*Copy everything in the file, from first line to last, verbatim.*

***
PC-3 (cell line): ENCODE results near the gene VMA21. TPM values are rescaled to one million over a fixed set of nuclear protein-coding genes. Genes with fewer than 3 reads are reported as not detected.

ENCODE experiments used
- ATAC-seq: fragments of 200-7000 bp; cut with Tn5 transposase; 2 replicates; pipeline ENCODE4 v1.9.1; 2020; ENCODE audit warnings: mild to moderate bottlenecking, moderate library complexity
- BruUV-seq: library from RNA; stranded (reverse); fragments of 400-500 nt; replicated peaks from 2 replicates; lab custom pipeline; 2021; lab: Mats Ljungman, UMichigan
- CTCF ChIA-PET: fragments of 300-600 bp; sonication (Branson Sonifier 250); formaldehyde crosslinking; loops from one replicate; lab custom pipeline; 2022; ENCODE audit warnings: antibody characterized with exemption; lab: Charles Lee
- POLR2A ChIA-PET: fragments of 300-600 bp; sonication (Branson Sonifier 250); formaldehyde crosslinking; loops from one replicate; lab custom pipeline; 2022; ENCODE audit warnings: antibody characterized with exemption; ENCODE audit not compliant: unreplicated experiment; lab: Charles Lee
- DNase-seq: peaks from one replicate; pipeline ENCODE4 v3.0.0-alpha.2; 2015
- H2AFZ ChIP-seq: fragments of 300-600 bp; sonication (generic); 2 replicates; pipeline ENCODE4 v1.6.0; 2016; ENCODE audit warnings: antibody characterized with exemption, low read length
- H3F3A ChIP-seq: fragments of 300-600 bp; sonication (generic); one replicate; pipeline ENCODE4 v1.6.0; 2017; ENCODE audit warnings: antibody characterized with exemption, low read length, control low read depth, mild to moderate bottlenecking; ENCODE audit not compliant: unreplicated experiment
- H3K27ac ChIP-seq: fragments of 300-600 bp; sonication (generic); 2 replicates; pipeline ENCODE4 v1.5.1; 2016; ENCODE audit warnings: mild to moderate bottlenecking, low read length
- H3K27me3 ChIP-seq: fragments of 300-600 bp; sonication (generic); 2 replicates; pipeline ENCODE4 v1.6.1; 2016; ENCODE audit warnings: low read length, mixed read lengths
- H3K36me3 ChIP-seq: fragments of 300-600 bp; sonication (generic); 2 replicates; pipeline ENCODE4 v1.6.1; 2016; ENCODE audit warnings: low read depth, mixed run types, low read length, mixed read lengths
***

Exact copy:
PC-3 (cell line): ENCODE results near the gene VMA21. TPM values are rescaled to one million over a fixed set of nuclear protein-coding genes. Genes with fewer than 3 reads are reported as not detected.

ENCODE experiments used
- ATAC-seq: fragments of 200-7000 bp; cut with Tn5 transposase; 2 replicates; pipeline ENCODE4 v1.9.1; 2020; ENCODE audit warnings: mild to moderate bottlenecking, moderate library complexity
- BruUV-seq: library from RNA; stranded (reverse); fragments of 400-500 nt; replicated peaks from 2 replicates; lab custom pipeline; 2021; lab: Mats Ljungman, UMichigan
- CTCF ChIA-PET: fragments of 300-600 bp; sonication (Branson Sonifier 250); formaldehyde crosslinking; loops from one replicate; lab custom pipeline; 2022; ENCODE audit warnings: antibody characterized with exemption; lab: Charles Lee
- POLR2A ChIA-PET: fragments of 300-600 bp; sonication (Branson Sonifier 250); formaldehyde crosslinking; loops from one replicate; lab custom pipeline; 2022; ENCODE audit warnings: antibody characterized with exemption; ENCODE audit not compliant: unreplicated experiment; lab: Charles Lee
- DNase-seq: peaks from one replicate; pipeline ENCODE4 v3.0.0-alpha.2; 2015
- H2AFZ ChIP-seq: fragments of 300-600 bp; sonication (generic); 2 replicates; pipeline ENCODE4 v1.6.0; 2016; ENCODE audit warnings: antibody characterized with exemption, low read length
- H3F3A ChIP-seq: fragments of 300-600 bp; sonication (generic); one replicate; pipeline ENCODE4 v1.6.0; 2017; ENCODE audit warnings: antibody characterized with exemption, low read length, control low read depth, mild to moderate bottlenecking; ENCODE audit not compliant: unreplicated experiment
- H3K27ac ChIP-seq: fragments of 300-600 bp; sonication (generic); 2 replicates; pipeline ENCODE4 v1.5.1; 2016; ENCODE audit warnings: mild to moderate bottlenecking, low read length
- H3K27me3 ChIP-seq: fragments of 300-600 bp; sonication (generic); 2 replicates; pipeline ENCODE4 v1.6.1; 2016; ENCODE audit warnings: low read length, mixed read lengths
- H3K36me3 ChIP-seq: fragments of 300-600 bp; sonication (generic); 2 replicates; pipeline ENCODE4 v1.6.1; 2016; ENCODE audit warnings: low read depth, mixed run types, low read length, mixed read lengths